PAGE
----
Trying to keep a thumb on the pulse of the market is an inexact science at best. I’ve learned to start by narrowing my focus on a single industry or sector, and then work outward.
One of the sectors that I have learned to pay attention to as a starting point to find the temperature of the economy in general is the Materials sector. That’s because the companies that comprise it produce or mine many of the raw materials that make up the building blocks for most of the finished goods we use every day. The sector includes industries that cover chemicals and plastics, construction materials, paper, forest, and packaging products, and even metals and minerals – which means that in some form, this sector touches practically every other segment of the economy in one form or another.
Since 2022 started, the market’s volatility has increased along with inflation and interest rate, and have been compounded by the war in Ukraine that shows no signs of peaceful resolution in the foreseeable future. During that time, stocks in the Materials sector have certainly not been immune to the broad market’s momentum. And even though the broad market has staged a pretty significant rally since the middle of October, the challenges that have driven the market’s momentum for most of the year seem likely to remain in place. That means they could continue to act as a headwind to blunt the pace of economic growth that has so far prompted the Fed to implement aggressive, incremental interest rate increases throughout the year. Whether these varying elements will be a positive, or a negative for the Materials sector depends, I think on the specific niche a company operates in and their exposure to larger commodity movements.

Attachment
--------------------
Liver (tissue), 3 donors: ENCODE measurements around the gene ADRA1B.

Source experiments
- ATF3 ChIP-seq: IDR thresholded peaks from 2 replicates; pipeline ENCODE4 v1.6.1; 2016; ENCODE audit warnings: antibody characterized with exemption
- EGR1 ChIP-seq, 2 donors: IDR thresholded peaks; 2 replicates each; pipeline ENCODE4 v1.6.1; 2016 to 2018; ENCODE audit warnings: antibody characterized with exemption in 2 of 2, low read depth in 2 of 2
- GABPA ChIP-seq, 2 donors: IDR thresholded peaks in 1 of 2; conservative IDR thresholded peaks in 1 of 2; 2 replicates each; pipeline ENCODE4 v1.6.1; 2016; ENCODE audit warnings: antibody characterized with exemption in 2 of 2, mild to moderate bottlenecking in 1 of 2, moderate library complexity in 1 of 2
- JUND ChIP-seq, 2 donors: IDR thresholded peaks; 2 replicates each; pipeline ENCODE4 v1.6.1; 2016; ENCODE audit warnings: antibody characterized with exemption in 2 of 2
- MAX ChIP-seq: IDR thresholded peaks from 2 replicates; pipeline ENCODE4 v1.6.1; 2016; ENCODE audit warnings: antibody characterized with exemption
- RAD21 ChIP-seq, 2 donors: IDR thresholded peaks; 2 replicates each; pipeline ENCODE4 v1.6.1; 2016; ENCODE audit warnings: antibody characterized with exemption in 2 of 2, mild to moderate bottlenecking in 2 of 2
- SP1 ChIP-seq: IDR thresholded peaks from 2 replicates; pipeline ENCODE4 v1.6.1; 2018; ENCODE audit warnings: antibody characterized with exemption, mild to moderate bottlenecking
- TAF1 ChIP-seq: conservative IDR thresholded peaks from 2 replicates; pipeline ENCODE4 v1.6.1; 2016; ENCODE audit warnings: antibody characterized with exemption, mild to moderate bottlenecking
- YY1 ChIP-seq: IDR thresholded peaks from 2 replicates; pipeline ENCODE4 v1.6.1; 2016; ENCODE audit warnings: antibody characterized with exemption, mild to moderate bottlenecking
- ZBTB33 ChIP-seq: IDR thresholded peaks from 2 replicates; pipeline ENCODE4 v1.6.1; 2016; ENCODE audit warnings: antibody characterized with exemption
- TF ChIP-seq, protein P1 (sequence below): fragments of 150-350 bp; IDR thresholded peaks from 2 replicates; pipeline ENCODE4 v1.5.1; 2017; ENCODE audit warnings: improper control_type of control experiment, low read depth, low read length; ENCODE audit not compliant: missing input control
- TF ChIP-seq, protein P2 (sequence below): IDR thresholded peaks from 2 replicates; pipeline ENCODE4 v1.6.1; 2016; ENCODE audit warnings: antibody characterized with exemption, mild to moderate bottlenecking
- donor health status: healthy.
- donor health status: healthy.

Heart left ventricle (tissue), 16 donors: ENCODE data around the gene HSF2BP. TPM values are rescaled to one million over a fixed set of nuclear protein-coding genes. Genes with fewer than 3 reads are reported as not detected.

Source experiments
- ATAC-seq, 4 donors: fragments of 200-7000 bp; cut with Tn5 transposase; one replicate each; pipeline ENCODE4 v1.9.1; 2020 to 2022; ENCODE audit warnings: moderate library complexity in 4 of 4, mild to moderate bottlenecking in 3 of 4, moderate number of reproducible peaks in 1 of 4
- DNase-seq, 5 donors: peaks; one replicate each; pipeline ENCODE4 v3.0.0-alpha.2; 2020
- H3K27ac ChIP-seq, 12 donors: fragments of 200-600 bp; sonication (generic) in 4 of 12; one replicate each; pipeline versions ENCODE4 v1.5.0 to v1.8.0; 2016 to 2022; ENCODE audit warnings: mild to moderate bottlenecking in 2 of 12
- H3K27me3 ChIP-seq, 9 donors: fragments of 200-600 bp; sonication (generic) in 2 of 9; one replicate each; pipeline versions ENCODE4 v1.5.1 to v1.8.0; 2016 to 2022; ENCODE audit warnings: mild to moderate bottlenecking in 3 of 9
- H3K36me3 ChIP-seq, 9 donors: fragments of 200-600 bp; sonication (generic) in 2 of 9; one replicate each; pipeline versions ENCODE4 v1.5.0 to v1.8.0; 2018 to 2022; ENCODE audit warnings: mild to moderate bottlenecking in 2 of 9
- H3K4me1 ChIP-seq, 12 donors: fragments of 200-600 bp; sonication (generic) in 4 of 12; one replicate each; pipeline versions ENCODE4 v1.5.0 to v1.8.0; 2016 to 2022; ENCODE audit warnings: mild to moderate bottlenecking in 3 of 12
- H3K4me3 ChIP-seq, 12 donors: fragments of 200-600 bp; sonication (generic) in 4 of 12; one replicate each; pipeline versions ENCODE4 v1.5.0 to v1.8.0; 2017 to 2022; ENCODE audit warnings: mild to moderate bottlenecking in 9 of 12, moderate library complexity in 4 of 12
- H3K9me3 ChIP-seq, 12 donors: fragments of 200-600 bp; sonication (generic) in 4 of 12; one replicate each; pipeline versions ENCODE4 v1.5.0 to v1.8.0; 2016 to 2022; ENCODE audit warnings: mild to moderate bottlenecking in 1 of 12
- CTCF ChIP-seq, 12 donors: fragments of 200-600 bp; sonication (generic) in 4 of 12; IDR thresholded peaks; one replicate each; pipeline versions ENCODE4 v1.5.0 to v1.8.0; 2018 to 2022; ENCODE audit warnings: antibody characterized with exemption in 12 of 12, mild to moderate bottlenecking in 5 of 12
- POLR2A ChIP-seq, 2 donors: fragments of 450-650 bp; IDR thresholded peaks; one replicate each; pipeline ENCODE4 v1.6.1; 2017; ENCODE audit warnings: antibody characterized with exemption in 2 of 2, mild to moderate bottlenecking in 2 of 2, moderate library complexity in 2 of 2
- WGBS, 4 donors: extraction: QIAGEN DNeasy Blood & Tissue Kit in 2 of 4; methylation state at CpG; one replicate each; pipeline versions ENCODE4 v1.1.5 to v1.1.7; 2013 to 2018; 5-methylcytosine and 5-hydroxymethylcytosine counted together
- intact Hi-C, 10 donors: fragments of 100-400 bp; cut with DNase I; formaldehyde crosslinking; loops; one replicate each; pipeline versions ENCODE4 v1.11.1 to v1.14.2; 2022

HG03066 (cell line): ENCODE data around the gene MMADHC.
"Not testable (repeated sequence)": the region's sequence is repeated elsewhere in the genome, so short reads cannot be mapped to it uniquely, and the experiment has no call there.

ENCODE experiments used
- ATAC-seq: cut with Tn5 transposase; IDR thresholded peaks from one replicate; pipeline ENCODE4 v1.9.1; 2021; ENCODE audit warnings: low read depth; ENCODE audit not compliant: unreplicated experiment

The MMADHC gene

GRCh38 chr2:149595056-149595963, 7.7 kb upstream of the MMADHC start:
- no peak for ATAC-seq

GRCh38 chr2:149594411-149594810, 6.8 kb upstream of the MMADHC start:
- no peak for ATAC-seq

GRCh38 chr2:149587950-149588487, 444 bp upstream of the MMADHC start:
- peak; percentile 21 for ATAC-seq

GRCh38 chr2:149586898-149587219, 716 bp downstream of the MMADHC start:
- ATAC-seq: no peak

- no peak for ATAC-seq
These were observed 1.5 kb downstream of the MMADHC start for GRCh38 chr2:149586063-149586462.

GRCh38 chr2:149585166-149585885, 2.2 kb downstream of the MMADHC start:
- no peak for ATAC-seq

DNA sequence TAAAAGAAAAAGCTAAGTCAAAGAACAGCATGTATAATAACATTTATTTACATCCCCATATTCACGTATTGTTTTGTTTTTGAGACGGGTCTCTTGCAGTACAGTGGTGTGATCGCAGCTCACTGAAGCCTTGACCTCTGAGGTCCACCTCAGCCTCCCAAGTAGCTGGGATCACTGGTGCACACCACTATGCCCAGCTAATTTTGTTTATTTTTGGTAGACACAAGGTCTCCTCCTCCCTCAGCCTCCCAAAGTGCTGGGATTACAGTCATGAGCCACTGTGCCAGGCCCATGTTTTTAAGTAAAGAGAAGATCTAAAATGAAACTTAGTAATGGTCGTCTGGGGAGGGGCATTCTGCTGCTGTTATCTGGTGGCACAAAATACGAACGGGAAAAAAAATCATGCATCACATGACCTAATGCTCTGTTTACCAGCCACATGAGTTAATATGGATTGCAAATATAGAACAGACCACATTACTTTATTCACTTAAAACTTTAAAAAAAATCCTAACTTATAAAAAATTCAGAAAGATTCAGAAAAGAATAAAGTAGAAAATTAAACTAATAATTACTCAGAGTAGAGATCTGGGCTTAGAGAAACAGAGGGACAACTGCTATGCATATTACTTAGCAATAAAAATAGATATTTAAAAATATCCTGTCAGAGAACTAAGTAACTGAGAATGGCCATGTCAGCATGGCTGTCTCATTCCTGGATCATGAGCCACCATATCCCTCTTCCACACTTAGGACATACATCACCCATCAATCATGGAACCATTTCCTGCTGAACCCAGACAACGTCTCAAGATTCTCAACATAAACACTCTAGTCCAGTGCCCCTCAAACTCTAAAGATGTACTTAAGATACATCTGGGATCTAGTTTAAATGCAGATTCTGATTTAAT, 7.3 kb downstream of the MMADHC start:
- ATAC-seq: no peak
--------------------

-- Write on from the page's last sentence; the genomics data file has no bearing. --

Huntsman Corp (HUN) is a company that has benefitted from a homebuilding industry that saw a surprising level of robustness in 2020 and 2021, as residential construction saw big increases in numerous parts of the country. From its bear market low in March at around $12, the stock more than doubled in price by the end of 2020, and peaked in late February of this year at almost $42. From that point, however, the stock has followed broad market momentum downward, hitting its most recent low point in late September at around $23.50. The stock has been rallied from that point, and is a little below $29 as of this writing. The stock’s big decline – more than -38% from its February peak – contrasts against a fundamental profile that includes increasing cash flow and a healthy balance sheet. Contrasted against that fundamental backdrop, the stock’s price activity over the last month and a half begs the question of whether the stock might offer a useful value proposition, along with a nice technical bullish signal to think about. Let’s dive in.
Fundamental and Value Profile
Huntsman Corporation is a manufacturer of differentiated organic chemical products and of inorganic chemical products. The Company operates all of its businesses through its subsidiary, Huntsman International LLC (Huntsman International). The Company operates through five segments: Polyurethanes, Performance Products, Advanced Materials, Textile Effects, and Pigments and Additives. Its Polyurethanes, Performance Products, Advanced Materials and Textile Effects segments produce differentiated organic chemical products and its Pigments and Additives segment produces inorganic chemical products. The Company’s products are used in a range of applications, including those in the adhesives, aerospace, automotive, construction products, personal care and hygiene, durable and non-durable consumer products, digital inks, electronics, medical, packaging, paints and coatings, power generation, refining, synthetic fiber, textile chemicals and dye industries. HUN’s current market cap is $5.5 billion.